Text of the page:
There are still too many obstacles to building new homes in Herefordshire, according to a group representing the county’s builders.
The Herefordshire Construction Industry Lobby Group (HCILG) asked cabinet member for environment Coun Elissa Swinglehurst whether it was “sensible or fair” to retain environmental restrictions on building new homes in much of the county, given their “negligible” contribution to nutrient pollution in waterways.
It said Welsh Water, in charge of sewage and water supply in the river Wye catchment on both sides of the border, will be removing 14 tonnes of phosphate a year by next year through improvements to waste water treatment, but this will only benefit builders on the Welsh side.
Meanwhile a new amendment to the Levelling Up Act allows waste water upgrades to be treated as mitigation for development purposes – but only for English water companies, leaving Herefordshire “significantly disadvantaged”, the group said.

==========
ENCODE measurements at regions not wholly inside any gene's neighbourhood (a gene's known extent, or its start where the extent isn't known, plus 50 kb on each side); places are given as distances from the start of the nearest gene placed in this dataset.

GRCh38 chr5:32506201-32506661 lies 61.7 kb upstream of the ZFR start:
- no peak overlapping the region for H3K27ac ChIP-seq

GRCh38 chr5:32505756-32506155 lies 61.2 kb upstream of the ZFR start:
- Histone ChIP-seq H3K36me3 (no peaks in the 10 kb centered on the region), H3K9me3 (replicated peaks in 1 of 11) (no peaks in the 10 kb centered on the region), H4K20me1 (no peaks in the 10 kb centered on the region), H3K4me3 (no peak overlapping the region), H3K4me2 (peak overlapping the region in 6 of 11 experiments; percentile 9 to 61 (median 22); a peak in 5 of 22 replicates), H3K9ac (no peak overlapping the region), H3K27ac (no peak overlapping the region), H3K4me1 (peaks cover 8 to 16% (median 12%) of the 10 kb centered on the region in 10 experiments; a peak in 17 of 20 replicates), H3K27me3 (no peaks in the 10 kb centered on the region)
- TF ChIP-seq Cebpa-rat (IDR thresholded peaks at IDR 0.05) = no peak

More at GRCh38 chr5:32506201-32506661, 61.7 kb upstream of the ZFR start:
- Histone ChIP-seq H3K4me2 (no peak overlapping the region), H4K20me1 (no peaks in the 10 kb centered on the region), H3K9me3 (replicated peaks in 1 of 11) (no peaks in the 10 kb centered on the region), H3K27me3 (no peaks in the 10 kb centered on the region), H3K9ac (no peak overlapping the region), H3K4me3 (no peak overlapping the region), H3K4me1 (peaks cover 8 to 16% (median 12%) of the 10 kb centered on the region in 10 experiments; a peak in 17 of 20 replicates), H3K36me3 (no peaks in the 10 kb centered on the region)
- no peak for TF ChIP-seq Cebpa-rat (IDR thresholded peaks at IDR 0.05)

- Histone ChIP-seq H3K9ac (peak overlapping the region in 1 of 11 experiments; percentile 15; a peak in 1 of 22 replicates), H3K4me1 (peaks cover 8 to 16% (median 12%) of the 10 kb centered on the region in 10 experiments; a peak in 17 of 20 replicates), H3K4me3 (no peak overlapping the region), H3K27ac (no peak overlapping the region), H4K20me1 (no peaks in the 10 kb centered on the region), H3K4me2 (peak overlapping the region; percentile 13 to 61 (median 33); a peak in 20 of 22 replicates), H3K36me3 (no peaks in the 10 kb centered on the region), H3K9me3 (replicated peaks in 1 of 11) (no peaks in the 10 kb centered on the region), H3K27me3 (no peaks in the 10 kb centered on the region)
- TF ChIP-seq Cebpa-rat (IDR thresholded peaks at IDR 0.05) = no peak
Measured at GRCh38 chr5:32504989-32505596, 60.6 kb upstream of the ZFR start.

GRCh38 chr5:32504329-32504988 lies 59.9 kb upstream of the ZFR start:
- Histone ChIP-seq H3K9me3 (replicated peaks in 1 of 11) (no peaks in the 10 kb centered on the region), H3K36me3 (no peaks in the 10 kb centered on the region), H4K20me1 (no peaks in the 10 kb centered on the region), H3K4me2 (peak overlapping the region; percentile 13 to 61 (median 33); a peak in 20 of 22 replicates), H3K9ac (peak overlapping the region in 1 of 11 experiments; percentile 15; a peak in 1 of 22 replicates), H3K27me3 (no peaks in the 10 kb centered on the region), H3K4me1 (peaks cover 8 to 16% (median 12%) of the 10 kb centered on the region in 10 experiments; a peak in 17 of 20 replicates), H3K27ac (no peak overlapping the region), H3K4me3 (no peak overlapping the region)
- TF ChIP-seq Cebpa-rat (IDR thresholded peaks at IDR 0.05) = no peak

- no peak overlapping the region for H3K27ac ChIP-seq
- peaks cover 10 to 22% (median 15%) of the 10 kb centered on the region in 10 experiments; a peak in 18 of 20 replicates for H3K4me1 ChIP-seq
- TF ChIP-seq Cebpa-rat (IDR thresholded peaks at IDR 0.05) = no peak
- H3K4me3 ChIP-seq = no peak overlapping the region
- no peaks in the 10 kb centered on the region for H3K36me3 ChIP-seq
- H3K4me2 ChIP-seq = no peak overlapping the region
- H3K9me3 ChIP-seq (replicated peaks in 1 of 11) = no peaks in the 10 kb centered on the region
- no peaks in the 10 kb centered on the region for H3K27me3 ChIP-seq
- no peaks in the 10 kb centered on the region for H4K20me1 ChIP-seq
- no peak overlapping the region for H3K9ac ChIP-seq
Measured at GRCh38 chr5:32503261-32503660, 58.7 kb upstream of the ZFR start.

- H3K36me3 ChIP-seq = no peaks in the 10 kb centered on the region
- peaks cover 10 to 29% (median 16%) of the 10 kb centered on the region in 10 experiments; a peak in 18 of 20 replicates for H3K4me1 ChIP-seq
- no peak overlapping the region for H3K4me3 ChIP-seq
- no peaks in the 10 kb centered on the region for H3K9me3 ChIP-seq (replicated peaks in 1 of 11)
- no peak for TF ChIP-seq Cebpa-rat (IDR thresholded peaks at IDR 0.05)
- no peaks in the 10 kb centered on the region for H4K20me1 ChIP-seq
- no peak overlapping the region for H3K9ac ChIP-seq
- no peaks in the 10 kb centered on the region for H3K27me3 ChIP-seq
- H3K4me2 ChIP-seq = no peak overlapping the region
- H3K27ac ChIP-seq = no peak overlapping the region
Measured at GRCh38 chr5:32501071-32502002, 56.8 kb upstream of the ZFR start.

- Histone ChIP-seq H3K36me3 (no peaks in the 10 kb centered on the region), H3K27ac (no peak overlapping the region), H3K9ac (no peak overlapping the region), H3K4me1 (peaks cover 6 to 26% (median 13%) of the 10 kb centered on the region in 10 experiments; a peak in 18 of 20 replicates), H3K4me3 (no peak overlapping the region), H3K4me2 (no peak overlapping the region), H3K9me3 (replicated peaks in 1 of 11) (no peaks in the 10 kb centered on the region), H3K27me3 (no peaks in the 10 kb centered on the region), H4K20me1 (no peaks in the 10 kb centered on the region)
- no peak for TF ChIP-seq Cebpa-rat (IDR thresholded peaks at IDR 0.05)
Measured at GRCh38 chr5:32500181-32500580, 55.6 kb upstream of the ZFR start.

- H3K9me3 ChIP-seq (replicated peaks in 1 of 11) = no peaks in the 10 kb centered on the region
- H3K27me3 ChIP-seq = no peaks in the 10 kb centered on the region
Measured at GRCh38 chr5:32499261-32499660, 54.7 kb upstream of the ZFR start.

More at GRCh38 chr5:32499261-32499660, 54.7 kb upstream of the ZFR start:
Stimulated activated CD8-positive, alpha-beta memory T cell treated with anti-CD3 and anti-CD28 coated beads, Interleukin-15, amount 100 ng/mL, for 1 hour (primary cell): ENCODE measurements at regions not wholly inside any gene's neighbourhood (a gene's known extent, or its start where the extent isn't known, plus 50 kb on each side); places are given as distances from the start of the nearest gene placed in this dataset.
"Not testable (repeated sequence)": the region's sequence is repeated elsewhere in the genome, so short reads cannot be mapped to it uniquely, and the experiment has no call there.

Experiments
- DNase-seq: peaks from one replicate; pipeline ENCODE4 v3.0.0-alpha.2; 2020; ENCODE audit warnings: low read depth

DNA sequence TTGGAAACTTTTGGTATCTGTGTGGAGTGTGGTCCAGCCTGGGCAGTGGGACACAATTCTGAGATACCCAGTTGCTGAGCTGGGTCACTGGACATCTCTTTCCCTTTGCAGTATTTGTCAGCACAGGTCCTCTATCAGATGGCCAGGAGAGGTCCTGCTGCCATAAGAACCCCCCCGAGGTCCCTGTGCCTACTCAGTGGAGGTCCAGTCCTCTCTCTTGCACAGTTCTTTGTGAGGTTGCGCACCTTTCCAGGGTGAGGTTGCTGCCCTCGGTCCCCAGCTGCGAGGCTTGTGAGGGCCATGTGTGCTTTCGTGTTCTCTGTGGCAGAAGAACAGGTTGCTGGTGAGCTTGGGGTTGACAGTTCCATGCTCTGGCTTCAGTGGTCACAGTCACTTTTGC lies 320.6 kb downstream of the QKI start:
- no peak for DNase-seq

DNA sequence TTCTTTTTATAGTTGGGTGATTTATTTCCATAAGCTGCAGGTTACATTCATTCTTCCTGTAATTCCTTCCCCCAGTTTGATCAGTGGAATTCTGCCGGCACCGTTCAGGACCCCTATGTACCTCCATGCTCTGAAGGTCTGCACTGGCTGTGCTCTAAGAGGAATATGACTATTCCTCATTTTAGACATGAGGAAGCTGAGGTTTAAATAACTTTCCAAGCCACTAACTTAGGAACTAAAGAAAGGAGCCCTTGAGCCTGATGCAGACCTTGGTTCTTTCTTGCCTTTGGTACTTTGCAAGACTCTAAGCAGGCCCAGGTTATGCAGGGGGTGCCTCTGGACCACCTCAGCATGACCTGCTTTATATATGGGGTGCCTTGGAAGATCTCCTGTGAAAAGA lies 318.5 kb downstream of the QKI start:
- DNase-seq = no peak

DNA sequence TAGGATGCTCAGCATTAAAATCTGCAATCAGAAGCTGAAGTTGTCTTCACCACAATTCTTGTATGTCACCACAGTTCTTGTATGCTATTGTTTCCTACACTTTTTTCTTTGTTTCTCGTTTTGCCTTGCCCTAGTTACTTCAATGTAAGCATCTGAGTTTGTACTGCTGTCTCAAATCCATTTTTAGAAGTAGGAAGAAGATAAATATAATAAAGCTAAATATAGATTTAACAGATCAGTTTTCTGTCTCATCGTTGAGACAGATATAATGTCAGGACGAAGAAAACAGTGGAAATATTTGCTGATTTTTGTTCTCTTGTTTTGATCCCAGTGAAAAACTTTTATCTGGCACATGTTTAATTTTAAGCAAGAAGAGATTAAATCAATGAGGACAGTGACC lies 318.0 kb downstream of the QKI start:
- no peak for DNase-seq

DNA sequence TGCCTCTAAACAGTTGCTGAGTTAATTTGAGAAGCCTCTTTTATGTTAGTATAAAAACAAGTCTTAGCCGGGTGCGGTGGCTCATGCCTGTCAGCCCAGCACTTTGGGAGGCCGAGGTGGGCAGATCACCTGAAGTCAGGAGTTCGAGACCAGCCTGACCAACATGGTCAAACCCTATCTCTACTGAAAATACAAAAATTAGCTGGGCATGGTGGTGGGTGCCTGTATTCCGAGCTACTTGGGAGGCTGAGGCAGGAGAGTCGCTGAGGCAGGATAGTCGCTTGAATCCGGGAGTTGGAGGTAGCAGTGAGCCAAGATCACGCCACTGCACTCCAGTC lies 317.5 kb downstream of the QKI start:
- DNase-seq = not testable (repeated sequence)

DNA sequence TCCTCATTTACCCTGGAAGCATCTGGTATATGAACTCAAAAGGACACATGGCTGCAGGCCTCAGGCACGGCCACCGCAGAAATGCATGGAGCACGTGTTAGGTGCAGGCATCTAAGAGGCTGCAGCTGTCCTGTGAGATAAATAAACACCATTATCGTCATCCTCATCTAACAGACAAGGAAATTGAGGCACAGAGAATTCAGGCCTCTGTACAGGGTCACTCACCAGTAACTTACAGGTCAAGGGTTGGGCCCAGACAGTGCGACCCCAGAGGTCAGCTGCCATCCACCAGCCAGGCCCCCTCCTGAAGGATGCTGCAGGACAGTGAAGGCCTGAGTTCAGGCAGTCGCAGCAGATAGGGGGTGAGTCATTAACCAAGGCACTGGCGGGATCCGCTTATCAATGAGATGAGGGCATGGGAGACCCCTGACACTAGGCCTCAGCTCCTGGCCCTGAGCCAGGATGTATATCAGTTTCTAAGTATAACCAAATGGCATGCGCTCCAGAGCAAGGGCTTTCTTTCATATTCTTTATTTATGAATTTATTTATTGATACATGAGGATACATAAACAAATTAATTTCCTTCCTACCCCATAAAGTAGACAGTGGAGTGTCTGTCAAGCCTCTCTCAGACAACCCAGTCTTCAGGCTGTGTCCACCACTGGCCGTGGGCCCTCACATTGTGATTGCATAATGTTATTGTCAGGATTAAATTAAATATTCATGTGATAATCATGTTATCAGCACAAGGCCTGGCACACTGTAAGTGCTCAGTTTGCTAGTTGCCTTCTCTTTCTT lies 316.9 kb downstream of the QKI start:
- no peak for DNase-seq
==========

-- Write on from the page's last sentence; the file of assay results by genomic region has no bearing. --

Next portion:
Coun Swinglehurst said the council “acknowledges that pollution from development is only a small percentage of overall pollution”, but is obliged by law “to demonstrate with scientific certainty that no plan or project will add further nutrient pollution”.
The council plans adding more constructed wetlands to add to the one at Luston, which has entitled developers to buy phosphate credits enabling “close to 600” new houses to be built, she added.
But HCILG responded that the credits “remain elusive and glacial”, adding: “We desperately need urgent support and presumably the council needs the money, homes and jobs HCILG generate?”
A new council service “allows developers to propose their own mitigation schemes”, Coun Swinglehurst said.
She added that the council had drawn former environment secretary Thérèse Coffey’s attention to Herefordshire’s iniquitous situation regarding mitigation during her visit to the county last spring, and would now “make further representation to government to highlight this issue”.
A government “plan for the Wye” promised during Ms Coffey’s visit has yet to materialise.